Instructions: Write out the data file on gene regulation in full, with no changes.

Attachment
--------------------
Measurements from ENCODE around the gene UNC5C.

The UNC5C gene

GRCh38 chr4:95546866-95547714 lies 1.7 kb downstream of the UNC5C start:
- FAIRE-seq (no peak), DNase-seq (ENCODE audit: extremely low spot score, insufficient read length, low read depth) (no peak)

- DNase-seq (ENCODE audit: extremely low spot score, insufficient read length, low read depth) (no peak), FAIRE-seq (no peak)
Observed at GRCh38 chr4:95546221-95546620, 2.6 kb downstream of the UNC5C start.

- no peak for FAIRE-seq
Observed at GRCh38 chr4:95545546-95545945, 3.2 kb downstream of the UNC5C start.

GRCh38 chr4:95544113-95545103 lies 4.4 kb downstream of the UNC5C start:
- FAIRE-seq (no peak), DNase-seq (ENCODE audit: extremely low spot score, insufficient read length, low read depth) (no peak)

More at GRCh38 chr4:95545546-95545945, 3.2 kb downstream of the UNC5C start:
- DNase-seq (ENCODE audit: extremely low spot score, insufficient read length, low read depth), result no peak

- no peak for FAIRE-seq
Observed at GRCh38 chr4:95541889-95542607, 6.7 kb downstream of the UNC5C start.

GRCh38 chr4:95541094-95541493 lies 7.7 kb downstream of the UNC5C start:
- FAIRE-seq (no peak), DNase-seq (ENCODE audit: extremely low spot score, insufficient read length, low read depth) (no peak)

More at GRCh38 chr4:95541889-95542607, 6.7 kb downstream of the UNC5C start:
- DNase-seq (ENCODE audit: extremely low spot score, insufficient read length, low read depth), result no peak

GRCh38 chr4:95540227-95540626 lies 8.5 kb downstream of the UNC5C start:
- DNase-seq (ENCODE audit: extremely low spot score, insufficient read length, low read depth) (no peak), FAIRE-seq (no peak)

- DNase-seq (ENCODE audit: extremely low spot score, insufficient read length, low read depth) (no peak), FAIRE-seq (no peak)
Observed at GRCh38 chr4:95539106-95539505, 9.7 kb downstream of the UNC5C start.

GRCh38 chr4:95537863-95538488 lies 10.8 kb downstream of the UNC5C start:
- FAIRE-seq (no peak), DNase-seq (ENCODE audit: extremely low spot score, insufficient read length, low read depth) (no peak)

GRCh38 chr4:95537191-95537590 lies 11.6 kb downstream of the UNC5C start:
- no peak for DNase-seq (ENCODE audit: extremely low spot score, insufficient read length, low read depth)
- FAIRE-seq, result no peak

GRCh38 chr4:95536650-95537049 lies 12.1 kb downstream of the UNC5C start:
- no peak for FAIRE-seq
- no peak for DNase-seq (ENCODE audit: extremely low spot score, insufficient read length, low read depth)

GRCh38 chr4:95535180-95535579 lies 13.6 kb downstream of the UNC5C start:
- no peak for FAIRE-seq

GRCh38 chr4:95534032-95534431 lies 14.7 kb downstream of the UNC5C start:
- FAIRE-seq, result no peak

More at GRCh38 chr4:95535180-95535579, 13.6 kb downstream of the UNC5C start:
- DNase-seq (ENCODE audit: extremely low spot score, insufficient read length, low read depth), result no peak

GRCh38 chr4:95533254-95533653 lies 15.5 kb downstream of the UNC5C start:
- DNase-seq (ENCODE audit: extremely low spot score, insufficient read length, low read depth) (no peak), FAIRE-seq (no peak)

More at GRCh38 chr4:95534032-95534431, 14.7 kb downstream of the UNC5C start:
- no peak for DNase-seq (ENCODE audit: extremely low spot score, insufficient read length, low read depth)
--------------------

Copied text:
Measurements from ENCODE around the gene UNC5C.

The UNC5C gene

GRCh38 chr4:95546866-95547714 lies 1.7 kb downstream of the UNC5C start:
- FAIRE-seq (no peak), DNase-seq (ENCODE audit: extremely low spot score, insufficient read length, low read depth) (no peak)

- DNase-seq (ENCODE audit: extremely low spot score, insufficient read length, low read depth) (no peak), FAIRE-seq (no peak)
Observed at GRCh38 chr4:95546221-95546620, 2.6 kb downstream of the UNC5C start.

- no peak for FAIRE-seq
Observed at GRCh38 chr4:95545546-95545945, 3.2 kb downstream of the UNC5C start.

GRCh38 chr4:95544113-95545103 lies 4.4 kb downstream of the UNC5C start:
- FAIRE-seq (no peak), DNase-seq (ENCODE audit: extremely low spot score, insufficient read length, low read depth) (no peak)

More at GRCh38 chr4:95545546-95545945, 3.2 kb downstream of the UNC5C start:
- DNase-seq (ENCODE audit: extremely low spot score, insufficient read length, low read depth), result no peak

- no peak for FAIRE-seq
Observed at GRCh38 chr4:95541889-95542607, 6.7 kb downstream of the UNC5C start.

GRCh38 chr4:95541094-95541493 lies 7.7 kb downstream of the UNC5C start:
- FAIRE-seq (no peak), DNase-seq (ENCODE audit: extremely low spot score, insufficient read length, low read depth) (no peak)

More at GRCh38 chr4:95541889-95542607, 6.7 kb downstream of the UNC5C start:
- DNase-seq (ENCODE audit: extremely low spot score, insufficient read length, low read depth), result no peak

GRCh38 chr4:95540227-95540626 lies 8.5 kb downstream of the UNC5C start:
- DNase-seq (ENCODE audit: extremely low spot score, insufficient read length, low read depth) (no peak), FAIRE-seq (no peak)

- DNase-seq (ENCODE audit: extremely low spot score, insufficient read length, low read depth) (no peak), FAIRE-seq (no peak)
Observed at GRCh38 chr4:95539106-95539505, 9.7 kb downstream of the UNC5C start.

GRCh38 chr4:95537863-95538488 lies 10.8 kb downstream of the UNC5C start:
- FAIRE-seq (no peak), DNase-seq (ENCODE audit: extremely low spot score, insufficient read length, low read depth) (no peak)

GRCh38 chr4:95537191-95537590 lies 11.6 kb downstream of the UNC5C start:
- no peak for DNase-seq (ENCODE audit: extremely low spot score, insufficient read length, low read depth)
- FAIRE-seq, result no peak

GRCh38 chr4:95536650-95537049 lies 12.1 kb downstream of the UNC5C start:
- no peak for FAIRE-seq
- no peak for DNase-seq (ENCODE audit: extremely low spot score, insufficient read length, low read depth)

GRCh38 chr4:95535180-95535579 lies 13.6 kb downstream of the UNC5C start:
- no peak for FAIRE-seq

GRCh38 chr4:95534032-95534431 lies 14.7 kb downstream of the UNC5C start:
- FAIRE-seq, result no peak

More at GRCh38 chr4:95535180-95535579, 13.6 kb downstream of the UNC5C start:
- DNase-seq (ENCODE audit: extremely low spot score, insufficient read length, low read depth), result no peak

GRCh38 chr4:95533254-95533653 lies 15.5 kb downstream of the UNC5C start:
- DNase-seq (ENCODE audit: extremely low spot score, insufficient read length, low read depth) (no peak), FAIRE-seq (no peak)

More at GRCh38 chr4:95534032-95534431, 14.7 kb downstream of the UNC5C start:
- no peak for DNase-seq (ENCODE audit: extremely low spot score, insufficient read length, low read depth)